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Making the case for managing the ocean’s twilight zone

An anglerfish waits for prey in the ocean's twilight zone. Image: © 2004 MBARI

Making the case for managing the ocean’s twilight zone

An anglerfish waits for prey in the ocean’s twilight zone. Image: © 2004 MBARI

Sustainable management of open-ocean marine life should extend to the ocean midwater, argue MBARI President and CEO Chris Scholin and Woods Hole Oceanographic Institution President and Director Mark Abbott in a column published in The Hill today.

United Nations delegates will gather in New York next week to discuss marine biodiversity in international waters. Their long-term goal is to develop a new international agreement on the sustainable management of open-ocean marine life.

Previous discussions of this group have focused on near-surface waters and on the deep seafloor. However, Scholin and Abbott urge that this discussion be expanded to include the ocean’s midwater habitat, or twilight zone.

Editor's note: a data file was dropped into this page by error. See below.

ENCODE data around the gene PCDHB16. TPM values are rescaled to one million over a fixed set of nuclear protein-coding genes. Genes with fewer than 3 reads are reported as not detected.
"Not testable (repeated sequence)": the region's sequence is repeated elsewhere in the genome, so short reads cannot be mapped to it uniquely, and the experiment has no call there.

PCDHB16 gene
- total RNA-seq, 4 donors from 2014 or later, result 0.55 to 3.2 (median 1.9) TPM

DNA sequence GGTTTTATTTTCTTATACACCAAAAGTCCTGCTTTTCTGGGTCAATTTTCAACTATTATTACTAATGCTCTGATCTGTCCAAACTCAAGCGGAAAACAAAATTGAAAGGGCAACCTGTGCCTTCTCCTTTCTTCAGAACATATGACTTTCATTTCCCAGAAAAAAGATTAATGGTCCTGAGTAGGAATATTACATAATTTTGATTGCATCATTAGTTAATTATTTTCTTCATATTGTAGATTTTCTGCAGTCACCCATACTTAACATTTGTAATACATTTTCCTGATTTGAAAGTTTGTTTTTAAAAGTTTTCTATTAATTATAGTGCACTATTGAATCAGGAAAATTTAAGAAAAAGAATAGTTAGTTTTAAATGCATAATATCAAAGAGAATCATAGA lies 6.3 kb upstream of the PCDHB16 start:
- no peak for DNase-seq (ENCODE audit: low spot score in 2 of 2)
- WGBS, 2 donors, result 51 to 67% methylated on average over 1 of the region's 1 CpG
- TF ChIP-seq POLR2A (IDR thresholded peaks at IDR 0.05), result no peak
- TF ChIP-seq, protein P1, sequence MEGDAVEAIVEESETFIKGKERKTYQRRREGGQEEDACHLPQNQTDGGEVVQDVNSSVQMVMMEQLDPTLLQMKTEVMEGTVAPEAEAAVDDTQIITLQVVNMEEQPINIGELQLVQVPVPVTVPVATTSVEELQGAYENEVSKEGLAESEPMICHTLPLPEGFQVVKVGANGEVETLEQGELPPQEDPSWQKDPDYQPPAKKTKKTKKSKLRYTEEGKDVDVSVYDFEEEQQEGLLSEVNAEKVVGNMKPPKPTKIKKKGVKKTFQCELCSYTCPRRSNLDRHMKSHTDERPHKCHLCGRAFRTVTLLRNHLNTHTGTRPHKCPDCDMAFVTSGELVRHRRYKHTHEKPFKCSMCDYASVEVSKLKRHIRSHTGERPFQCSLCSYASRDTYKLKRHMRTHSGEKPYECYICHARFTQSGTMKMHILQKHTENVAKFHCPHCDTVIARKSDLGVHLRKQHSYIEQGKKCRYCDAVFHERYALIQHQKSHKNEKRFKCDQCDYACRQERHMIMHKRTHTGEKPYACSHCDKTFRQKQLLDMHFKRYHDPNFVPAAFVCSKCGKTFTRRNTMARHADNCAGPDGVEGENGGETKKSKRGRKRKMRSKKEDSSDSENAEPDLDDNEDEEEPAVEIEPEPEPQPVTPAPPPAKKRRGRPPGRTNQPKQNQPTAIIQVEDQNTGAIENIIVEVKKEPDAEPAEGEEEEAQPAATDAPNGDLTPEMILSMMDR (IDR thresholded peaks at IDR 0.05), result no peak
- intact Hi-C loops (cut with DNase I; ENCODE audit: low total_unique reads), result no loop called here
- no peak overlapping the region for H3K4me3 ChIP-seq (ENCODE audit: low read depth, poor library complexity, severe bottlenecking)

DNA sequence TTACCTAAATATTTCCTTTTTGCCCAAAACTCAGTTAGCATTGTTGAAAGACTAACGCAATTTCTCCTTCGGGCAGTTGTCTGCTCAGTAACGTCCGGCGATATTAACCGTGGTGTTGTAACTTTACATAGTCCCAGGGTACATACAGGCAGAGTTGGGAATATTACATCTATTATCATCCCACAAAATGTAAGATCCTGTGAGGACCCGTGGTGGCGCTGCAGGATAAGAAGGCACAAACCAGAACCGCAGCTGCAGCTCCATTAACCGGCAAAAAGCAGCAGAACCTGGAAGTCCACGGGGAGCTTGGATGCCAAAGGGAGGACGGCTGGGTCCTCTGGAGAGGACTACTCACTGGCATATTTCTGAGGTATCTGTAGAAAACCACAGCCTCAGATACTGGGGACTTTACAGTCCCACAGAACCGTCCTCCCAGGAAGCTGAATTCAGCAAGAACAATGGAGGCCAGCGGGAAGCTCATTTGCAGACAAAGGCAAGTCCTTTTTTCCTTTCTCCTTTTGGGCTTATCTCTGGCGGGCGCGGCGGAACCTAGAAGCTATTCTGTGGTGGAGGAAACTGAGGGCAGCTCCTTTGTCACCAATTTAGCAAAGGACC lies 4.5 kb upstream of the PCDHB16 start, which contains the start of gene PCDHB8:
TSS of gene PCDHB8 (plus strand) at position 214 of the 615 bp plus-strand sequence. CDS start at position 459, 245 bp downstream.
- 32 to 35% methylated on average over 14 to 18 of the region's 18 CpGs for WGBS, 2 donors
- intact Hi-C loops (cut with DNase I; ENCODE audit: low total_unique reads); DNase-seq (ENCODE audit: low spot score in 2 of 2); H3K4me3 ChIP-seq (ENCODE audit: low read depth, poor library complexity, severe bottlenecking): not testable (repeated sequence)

As described in the editorial, the twilight zone extends throughout the ocean in an immense, globe-spanning layer from 200 to 1,000 meters (660 to 3,300 feet) deep. Animals in this vast habitat include some of the most abundant fish on the planet, as well as a diverse and little-known community of jellies and other invertebrates.

Many of these animals swim up toward the surface at twilight to feed, then descend back into the depths at dawn. This vertical migration helps move food and carbon from the surface into the depths, and may help remove carbon dioxide from the Earth’s atmosphere.

Midwater animals also provide food for fishes used by humans for food. As fish populations near the sea surface become depleted, the fishing industry is increasingly looking to deep-water species, which may be particularly vulnerable to overfishing.

Over the last two decades, scientists have found more and more evidence that deep-sea life is not immune from human activity or from human impacts. The fact that we know so little about life in this twilight zone makes it vitally important to consider this habitat in discussions of international biodiversity. Scholin and Abbott’s recent editorial is an effort to bring this subject to the attention of the international community.

Column: The UN should protect the ocean’s twilight zone

Article by Kim Fulton-Bennett

For additional information or images relating to this article, please contact: Kim Fulton-Bennett